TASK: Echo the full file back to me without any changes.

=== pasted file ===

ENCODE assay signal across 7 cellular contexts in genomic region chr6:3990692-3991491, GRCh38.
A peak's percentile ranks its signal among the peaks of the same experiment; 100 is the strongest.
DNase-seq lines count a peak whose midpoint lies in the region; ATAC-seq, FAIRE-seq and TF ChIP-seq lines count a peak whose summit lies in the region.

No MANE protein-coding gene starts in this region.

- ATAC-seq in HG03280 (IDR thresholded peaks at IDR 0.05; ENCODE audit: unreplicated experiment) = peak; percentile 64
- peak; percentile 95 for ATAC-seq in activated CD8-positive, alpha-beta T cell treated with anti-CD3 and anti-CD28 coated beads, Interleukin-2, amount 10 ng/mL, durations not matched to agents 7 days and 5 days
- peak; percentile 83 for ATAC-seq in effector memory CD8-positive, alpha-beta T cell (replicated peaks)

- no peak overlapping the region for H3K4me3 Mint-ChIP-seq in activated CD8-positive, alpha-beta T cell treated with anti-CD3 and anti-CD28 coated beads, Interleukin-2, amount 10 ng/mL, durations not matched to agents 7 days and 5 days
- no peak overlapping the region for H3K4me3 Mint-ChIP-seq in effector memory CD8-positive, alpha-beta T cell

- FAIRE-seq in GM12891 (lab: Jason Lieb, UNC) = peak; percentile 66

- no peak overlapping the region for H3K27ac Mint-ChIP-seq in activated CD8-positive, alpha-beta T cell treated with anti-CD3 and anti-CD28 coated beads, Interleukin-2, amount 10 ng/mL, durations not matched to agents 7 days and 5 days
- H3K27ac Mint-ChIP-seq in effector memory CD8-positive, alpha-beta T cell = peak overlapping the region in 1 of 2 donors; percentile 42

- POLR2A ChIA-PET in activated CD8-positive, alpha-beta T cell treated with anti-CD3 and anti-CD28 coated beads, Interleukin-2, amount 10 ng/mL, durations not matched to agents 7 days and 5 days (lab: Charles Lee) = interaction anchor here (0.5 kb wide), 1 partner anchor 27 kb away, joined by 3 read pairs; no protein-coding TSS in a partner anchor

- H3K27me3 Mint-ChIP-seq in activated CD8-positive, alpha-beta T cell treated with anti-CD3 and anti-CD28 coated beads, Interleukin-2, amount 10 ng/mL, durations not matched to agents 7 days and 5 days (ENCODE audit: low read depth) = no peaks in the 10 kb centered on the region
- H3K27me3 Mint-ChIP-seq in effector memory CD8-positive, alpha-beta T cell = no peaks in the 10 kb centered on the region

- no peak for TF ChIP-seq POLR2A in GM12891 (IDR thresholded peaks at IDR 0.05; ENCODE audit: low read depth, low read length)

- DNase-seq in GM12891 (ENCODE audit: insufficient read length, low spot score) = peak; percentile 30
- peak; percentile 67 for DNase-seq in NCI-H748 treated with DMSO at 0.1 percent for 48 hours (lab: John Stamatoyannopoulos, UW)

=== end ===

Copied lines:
ENCODE assay signal across 7 cellular contexts in genomic region chr6:3990692-3991491, GRCh38.
A peak's percentile ranks its signal among the peaks of the same experiment; 100 is the strongest.
DNase-seq lines count a peak whose midpoint lies in the region; ATAC-seq, FAIRE-seq and TF ChIP-seq lines count a peak whose summit lies in the region.

No MANE protein-coding gene starts in this region.

- ATAC-seq in HG03280 (IDR thresholded peaks at IDR 0.05; ENCODE audit: unreplicated experiment) = peak; percentile 64
- peak; percentile 95 for ATAC-seq in activated CD8-positive, alpha-beta T cell treated with anti-CD3 and anti-CD28 coated beads, Interleukin-2, amount 10 ng/mL, durations not matched to agents 7 days and 5 days
- peak; percentile 83 for ATAC-seq in effector memory CD8-positive, alpha-beta T cell (replicated peaks)

- no peak overlapping the region for H3K4me3 Mint-ChIP-seq in activated CD8-positive, alpha-beta T cell treated with anti-CD3 and anti-CD28 coated beads, Interleukin-2, amount 10 ng/mL, durations not matched to agents 7 days and 5 days
- no peak overlapping the region for H3K4me3 Mint-ChIP-seq in effector memory CD8-positive, alpha-beta T cell

- FAIRE-seq in GM12891 (lab: Jason Lieb, UNC) = peak; percentile 66

- no peak overlapping the region for H3K27ac Mint-ChIP-seq in activated CD8-positive, alpha-beta T cell treated with anti-CD3 and anti-CD28 coated beads, Interleukin-2, amount 10 ng/mL, durations not matched to agents 7 days and 5 days
- H3K27ac Mint-ChIP-seq in effector memory CD8-positive, alpha-beta T cell = peak overlapping the region in 1 of 2 donors; percentile 42

- POLR2A ChIA-PET in activated CD8-positive, alpha-beta T cell treated with anti-CD3 and anti-CD28 coated beads, Interleukin-2, amount 10 ng/mL, durations not matched to agents 7 days and 5 days (lab: Charles Lee) = interaction anchor here (0.5 kb wide), 1 partner anchor 27 kb away, joined by 3 read pairs; no protein-coding TSS in a partner anchor

- H3K27me3 Mint-ChIP-seq in activated CD8-positive, alpha-beta T cell treated with anti-CD3 and anti-CD28 coated beads, Interleukin-2, amount 10 ng/mL, durations not matched to agents 7 days and 5 days (ENCODE audit: low read depth) = no peaks in the 10 kb centered on the region
- H3K27me3 Mint-ChIP-seq in effector memory CD8-positive, alpha-beta T cell = no peaks in the 10 kb centered on the region

- no peak for TF ChIP-seq POLR2A in GM12891 (IDR thresholded peaks at IDR 0.05; ENCODE audit: low read depth, low read length)

- DNase-seq in GM12891 (ENCODE audit: insufficient read length, low spot score) = peak; percentile 30
- peak; percentile 67 for DNase-seq in NCI-H748 treated with DMSO at 0.1 percent for 48 hours (lab: John Stamatoyannopoulos, UW)